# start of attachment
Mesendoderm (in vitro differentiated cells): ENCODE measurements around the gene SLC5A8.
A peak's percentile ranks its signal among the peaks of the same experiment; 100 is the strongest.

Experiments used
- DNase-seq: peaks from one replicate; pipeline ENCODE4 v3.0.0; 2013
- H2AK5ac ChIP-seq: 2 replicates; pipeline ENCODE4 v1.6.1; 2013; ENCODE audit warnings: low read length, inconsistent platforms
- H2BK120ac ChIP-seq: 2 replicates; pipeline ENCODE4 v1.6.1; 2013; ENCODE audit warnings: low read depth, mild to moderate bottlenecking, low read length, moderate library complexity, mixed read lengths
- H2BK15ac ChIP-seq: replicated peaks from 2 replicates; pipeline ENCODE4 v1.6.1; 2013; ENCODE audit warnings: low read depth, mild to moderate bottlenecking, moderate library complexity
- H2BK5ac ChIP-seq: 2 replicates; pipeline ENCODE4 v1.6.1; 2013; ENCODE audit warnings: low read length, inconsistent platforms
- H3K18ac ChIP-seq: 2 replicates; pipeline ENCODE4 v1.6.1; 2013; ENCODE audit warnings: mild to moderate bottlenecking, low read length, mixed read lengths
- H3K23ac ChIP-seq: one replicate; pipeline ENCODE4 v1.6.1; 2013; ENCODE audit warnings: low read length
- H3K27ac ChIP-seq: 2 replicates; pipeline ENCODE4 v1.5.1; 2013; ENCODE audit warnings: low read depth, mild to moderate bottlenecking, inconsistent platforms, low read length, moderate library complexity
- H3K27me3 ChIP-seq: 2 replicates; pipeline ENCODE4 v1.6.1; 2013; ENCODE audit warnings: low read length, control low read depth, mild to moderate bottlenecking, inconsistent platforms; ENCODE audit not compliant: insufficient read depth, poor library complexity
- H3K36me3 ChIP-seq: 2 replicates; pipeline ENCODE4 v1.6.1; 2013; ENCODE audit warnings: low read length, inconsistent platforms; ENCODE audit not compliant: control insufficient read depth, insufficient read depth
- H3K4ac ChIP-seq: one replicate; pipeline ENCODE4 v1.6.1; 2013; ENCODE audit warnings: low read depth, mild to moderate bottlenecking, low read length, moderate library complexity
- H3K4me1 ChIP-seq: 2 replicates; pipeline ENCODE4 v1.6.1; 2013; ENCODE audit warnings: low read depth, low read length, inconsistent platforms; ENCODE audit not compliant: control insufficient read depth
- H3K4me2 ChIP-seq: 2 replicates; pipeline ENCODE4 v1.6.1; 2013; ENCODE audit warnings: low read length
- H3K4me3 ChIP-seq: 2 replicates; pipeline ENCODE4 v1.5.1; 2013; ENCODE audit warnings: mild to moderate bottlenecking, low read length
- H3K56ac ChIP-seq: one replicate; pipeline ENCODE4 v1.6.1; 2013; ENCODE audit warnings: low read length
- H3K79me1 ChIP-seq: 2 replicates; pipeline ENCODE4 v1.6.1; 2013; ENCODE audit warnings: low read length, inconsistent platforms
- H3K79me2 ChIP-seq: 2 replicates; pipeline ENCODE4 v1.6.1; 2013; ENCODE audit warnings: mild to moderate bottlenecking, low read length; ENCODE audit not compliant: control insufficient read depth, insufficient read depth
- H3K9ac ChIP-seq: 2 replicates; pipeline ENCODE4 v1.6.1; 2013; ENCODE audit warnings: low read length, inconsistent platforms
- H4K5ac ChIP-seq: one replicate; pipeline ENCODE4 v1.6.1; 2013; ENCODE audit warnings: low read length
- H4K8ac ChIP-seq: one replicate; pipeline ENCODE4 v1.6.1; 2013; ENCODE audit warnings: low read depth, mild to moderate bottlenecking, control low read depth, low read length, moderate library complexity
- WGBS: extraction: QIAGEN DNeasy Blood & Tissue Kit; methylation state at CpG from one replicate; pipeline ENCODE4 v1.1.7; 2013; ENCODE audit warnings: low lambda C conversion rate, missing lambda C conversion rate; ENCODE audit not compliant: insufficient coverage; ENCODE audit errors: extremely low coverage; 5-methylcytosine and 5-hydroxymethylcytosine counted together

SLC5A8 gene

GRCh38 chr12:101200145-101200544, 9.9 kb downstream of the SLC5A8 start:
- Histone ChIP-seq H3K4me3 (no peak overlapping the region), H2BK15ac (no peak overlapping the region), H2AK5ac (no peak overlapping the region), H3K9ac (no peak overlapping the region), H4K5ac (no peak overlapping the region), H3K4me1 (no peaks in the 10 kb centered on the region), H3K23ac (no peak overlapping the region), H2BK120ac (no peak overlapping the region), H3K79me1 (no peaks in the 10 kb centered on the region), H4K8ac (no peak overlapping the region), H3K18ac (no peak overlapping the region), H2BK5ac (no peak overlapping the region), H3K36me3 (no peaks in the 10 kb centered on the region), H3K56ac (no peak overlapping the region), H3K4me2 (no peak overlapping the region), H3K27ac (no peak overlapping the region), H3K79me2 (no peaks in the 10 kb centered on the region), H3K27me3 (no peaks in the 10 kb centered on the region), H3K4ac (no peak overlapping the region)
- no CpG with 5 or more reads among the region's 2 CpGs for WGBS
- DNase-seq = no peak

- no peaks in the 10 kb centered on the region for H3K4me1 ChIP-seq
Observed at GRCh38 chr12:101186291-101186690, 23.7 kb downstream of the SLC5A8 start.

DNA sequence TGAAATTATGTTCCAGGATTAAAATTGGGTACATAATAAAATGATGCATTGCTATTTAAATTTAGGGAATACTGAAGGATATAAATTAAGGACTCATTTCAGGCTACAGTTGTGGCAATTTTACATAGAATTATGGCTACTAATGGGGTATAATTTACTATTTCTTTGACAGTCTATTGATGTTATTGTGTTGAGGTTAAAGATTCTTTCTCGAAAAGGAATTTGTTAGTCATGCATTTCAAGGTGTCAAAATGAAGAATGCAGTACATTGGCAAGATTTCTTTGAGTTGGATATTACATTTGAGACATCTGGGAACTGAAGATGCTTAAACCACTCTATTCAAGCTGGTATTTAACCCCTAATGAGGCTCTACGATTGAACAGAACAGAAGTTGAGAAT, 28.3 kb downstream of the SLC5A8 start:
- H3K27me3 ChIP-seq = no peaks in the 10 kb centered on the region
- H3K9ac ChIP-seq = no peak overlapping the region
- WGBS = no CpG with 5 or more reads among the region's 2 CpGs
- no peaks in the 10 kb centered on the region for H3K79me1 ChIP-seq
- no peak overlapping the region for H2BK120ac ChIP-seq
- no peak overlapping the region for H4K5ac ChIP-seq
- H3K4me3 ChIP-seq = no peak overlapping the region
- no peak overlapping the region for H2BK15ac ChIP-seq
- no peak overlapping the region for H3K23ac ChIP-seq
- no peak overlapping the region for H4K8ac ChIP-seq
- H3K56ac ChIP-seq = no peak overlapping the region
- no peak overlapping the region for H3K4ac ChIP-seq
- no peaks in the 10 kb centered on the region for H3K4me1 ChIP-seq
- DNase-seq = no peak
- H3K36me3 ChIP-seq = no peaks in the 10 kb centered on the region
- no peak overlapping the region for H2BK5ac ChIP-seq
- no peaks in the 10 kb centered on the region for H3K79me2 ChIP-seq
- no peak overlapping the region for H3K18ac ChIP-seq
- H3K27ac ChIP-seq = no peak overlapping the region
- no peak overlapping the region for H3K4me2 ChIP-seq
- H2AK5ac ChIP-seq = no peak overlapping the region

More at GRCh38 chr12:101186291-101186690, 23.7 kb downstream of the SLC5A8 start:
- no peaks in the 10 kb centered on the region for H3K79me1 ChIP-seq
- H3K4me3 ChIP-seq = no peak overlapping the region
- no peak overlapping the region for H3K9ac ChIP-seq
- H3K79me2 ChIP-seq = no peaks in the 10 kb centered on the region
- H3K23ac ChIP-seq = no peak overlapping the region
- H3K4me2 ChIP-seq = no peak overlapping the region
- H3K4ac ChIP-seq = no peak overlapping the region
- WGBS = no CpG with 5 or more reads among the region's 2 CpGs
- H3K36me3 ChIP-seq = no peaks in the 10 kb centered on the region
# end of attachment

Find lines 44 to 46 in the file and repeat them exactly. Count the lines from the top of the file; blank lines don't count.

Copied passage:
- no peak overlapping the region for H3K4ac ChIP-seq
- no peaks in the 10 kb centered on the region for H3K4me1 ChIP-seq
- DNase-seq = no peak